There’s Always Tomorrow – Episode 25

The main characters from the story Illustration: Sailesh Thakrar

Would you like to take some scones home with you, Wullie?” Lorna asked.

“I’m scunnered wi’ scones,” he replied.

“Some cake?”

“I’m fair scunnered wi’ cake.”

Lorna looked sadly at the scones she had baked that morning. Her freezer was already full of scones and uneaten cake.

“This is a disaster, isn’t it?” she asked quietly.

“Rome wasnae built in a day,” he replied. “We knew it would be a long haul.

“It’s only a month since we opened. It takes time for Mearns folk to thaw out.”

Lorna groaned. They were already one month into a three-month lease and heading nowhere.

The opening stock of supermarket vegetables had left her as “scunnered” with soups as Wullie was with her scones. Most of it had been thrown out and replaced.

“Don’t take it to heart, lass,” Wullie urged. “There’s two or three auld wifies starting to drop in to swap books and have a blether.

“Maybe they’re the start of better things?”

“Possibly,” she said. “But we’re meant to be a shop, not just a library.”

She sighed.

“Is there any point in me baking?” she asked dejectedly.

“Why not just defrost some scones from your freezer?” he suggested.

Lorna considered, then shook her head. It was tempting, but it would be a betrayal of her principles.

“No, I’m not giving in. If somebody calls here expecting a fresh scone and butter, I want to have a plateful of them ready to offer.”

Wullie rose from his chair.

“I’d better be getting back to watering in these new shrubs we’ve planted.”

Lorna glanced out of her kitchen window. The shrub beds had been reclaimed, front and back.

After poring over garden centre catalogues, she had chosen which shrubs to buy.

Wullie had helped her carry them back and set out the pots.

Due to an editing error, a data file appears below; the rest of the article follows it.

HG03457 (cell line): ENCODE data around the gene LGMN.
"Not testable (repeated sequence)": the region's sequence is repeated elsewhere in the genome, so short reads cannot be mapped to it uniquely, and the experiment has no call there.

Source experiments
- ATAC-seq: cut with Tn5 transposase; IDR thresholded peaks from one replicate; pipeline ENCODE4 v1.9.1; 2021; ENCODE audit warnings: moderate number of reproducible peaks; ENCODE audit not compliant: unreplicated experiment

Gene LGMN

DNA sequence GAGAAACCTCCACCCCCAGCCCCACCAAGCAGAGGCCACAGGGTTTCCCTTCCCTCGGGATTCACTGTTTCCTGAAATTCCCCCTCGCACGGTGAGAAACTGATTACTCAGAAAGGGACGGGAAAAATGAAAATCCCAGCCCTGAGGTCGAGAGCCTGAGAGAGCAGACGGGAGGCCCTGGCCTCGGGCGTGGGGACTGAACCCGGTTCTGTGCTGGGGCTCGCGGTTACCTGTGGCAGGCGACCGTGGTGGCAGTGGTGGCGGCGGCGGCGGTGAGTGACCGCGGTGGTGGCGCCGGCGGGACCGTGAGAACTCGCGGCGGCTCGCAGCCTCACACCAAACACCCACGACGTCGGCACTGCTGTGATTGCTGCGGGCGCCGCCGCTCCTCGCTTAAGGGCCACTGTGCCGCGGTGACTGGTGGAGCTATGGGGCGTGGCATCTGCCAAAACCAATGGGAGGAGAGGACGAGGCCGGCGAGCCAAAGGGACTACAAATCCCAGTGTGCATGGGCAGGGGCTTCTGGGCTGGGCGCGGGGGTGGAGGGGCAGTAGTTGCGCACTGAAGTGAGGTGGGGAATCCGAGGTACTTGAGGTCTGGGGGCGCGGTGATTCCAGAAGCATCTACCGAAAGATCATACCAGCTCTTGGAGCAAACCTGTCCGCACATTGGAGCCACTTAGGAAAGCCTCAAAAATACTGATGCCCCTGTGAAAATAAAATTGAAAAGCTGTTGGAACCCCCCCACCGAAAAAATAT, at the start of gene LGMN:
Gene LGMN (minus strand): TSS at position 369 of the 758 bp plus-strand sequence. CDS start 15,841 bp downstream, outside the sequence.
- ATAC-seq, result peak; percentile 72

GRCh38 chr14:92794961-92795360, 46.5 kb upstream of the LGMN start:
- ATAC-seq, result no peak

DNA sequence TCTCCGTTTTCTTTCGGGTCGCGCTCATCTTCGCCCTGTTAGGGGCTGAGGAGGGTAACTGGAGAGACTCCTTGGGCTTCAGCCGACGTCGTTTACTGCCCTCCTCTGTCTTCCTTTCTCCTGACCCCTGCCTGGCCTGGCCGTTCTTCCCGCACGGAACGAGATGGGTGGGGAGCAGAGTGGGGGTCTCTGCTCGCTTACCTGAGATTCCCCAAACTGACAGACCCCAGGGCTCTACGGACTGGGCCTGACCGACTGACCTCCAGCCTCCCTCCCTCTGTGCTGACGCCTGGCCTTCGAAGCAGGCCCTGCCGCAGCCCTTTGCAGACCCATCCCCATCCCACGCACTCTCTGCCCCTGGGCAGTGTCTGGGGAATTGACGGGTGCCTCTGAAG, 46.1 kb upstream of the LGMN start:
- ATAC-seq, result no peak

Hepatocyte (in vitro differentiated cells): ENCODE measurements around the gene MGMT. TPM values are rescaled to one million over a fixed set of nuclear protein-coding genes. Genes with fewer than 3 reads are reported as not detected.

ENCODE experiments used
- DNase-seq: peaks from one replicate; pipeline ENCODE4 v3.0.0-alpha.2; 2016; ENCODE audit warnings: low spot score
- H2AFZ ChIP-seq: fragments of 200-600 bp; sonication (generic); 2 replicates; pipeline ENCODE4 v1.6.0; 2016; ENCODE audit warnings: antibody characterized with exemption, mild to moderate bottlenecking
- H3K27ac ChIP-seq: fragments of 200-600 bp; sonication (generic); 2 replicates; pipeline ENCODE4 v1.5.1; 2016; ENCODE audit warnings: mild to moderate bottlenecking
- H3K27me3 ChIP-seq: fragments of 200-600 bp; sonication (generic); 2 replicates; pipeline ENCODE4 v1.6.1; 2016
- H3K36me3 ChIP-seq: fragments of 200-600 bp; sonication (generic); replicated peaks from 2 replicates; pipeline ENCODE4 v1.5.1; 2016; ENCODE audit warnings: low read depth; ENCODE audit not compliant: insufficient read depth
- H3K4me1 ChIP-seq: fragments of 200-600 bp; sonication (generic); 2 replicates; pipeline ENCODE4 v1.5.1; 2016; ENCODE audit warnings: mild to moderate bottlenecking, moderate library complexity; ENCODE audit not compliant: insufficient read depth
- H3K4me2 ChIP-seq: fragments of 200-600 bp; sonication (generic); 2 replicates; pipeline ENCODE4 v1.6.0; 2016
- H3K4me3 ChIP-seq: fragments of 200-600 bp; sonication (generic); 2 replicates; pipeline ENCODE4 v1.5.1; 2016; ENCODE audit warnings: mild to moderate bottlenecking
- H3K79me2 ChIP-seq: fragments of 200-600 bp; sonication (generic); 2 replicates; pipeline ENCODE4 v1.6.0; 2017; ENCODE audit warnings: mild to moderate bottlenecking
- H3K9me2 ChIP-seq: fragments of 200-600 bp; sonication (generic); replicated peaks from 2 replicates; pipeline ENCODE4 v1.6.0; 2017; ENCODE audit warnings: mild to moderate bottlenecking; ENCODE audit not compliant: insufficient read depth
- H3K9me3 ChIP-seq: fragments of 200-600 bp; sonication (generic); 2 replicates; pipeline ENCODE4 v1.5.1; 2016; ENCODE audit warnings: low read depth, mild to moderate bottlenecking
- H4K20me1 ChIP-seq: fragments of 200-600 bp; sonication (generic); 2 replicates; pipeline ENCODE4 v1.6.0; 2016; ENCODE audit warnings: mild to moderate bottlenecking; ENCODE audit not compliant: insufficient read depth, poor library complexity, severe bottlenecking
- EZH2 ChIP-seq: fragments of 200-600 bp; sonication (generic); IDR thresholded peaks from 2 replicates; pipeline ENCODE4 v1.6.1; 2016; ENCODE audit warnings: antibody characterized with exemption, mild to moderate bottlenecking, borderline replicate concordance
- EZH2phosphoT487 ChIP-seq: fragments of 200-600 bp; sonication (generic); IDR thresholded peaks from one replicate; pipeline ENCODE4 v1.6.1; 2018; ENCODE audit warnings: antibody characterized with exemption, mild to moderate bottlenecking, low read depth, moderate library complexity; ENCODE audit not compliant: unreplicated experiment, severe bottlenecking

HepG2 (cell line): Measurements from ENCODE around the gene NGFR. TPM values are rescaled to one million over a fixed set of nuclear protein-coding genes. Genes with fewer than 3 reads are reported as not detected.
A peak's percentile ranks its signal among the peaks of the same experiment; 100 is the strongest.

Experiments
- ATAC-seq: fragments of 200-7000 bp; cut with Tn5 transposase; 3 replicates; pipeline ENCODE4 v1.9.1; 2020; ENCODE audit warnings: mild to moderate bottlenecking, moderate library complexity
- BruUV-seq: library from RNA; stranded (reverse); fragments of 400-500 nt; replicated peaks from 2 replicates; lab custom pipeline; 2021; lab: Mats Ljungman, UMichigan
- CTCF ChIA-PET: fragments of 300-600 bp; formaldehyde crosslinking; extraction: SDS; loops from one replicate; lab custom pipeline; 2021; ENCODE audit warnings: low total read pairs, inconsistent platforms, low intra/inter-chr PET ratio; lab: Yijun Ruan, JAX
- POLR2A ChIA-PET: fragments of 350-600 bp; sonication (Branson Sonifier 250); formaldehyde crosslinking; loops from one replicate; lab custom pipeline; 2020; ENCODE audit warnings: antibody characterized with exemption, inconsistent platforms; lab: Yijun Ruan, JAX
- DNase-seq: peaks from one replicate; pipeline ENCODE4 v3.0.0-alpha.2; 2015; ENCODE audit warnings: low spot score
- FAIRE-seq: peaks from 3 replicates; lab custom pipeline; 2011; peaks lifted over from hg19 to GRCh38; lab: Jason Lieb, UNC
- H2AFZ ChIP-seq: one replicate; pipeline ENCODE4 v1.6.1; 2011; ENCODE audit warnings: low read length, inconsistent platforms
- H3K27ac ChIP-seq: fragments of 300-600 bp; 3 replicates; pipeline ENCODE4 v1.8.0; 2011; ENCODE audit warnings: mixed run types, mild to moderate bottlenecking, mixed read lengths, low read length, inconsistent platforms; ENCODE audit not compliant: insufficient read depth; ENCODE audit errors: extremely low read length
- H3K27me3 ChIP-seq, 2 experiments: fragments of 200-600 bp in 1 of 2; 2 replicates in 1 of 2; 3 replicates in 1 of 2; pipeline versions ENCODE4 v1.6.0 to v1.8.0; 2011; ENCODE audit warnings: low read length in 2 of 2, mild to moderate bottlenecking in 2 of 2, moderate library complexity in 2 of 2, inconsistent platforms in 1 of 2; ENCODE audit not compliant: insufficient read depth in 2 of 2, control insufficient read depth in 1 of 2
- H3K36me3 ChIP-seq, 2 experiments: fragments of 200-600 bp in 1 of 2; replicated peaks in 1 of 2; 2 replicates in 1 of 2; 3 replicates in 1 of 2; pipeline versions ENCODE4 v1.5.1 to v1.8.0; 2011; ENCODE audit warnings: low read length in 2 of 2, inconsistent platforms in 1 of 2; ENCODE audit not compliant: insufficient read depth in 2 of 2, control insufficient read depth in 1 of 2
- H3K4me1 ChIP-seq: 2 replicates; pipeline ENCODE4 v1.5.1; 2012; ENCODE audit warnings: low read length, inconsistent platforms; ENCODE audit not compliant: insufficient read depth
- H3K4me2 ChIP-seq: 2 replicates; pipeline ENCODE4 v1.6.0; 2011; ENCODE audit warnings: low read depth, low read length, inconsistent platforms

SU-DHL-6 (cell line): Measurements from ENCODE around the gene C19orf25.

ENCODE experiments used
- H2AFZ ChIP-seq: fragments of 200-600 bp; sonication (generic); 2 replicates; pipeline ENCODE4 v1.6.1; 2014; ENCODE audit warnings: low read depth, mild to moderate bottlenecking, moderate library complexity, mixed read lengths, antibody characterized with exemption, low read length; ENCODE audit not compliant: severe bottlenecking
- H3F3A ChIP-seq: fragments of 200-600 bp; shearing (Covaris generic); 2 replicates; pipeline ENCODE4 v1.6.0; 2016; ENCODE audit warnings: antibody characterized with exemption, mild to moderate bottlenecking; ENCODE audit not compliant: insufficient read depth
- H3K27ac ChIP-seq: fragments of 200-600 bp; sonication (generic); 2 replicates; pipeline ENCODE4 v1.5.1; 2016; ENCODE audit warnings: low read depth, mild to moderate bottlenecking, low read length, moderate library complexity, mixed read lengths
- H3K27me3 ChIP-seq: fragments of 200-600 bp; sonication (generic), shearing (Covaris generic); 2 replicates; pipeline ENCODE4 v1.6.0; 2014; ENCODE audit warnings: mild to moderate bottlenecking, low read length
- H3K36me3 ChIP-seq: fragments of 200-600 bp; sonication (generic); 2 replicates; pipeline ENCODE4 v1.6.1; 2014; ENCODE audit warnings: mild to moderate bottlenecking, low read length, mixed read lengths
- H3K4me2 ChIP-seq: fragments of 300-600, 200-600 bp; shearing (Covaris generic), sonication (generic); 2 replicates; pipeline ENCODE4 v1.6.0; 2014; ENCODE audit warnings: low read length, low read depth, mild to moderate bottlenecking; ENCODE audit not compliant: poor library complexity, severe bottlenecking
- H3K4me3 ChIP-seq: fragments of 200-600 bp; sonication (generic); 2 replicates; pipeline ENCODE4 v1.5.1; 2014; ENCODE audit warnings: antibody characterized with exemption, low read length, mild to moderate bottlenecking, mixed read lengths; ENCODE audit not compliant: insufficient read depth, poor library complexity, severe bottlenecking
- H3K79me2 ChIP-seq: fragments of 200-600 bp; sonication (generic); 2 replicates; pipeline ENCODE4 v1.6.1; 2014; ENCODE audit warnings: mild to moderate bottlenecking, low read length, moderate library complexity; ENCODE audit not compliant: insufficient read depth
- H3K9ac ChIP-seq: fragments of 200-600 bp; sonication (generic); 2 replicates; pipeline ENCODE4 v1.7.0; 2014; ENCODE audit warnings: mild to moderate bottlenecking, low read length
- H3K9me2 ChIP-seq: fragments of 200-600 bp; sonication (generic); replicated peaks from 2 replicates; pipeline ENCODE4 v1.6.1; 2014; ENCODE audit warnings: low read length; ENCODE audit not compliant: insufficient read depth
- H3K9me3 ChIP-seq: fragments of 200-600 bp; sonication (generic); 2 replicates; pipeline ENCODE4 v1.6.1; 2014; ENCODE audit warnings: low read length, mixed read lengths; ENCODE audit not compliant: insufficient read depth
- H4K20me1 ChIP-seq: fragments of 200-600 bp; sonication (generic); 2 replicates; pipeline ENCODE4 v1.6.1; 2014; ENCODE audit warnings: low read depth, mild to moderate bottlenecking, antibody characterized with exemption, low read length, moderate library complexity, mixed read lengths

He had done it all without comment or complaint, then dug holes, scattered in compost, and heeled in the soil firmly around the roots.

Worst of all, he had done it without pay.

She blinked in shocked realisation.

“Wullie!” she exclaimed. “I’ve been so caught up in the shop that I completely forgot to pay you. How much do I owe?”

“Nothing,” he said. “Put it against my share of the opening costs.”

“We can’t have that!” she argued, distressed. “We agreed a rate of pay, plus cups of tea. How many hours have you worked here, Wullie?”

“I’ve forgotten,” he said.

Tears gathered in Lorna’s eyes.

“Oh, Wullie,” she whispered. “I can take anything but charity.”

He turned the old bonnet round in his hands, tugging its headband this way and that.

“It’s no’ charity,” he finally said. “I’m not doing it out of pity. I’m doing it for you, lass.”

The tears spilled over and ran down her cheeks.

“Please, Wullie. Let me pay,” she begged. “It’s not right that you put in all that work for nothing.”

His head came up.

“It’s not for nothing. It’s for you.”

“But why?”

This was ridiculous: her heart was going nineteen to the dozen.

Wullie’s eyes softened.

“If ye cannae work that out, then you’d better go back to school,” he stated. “I’m away to water in the plants.”

After Wullie had gone home, Lorna stood before the mirror in her bedroom, critically studying herself.

She should have taken better care of herself. It seemed that there had never been time, not with a school to run and a tide of problems to be dealt with every hour of the day.

Long ago, she had settled for minimum maintenance. As long as she looked the part of a head teacher, that was all she ever asked.

A life spent at the gallop, hurried meals and long working nights, meant she’d had no time for anything – least of all men.

Most of the men in her working life had been fellow teachers, colleagues, driven and harried like herself.

To be continued…

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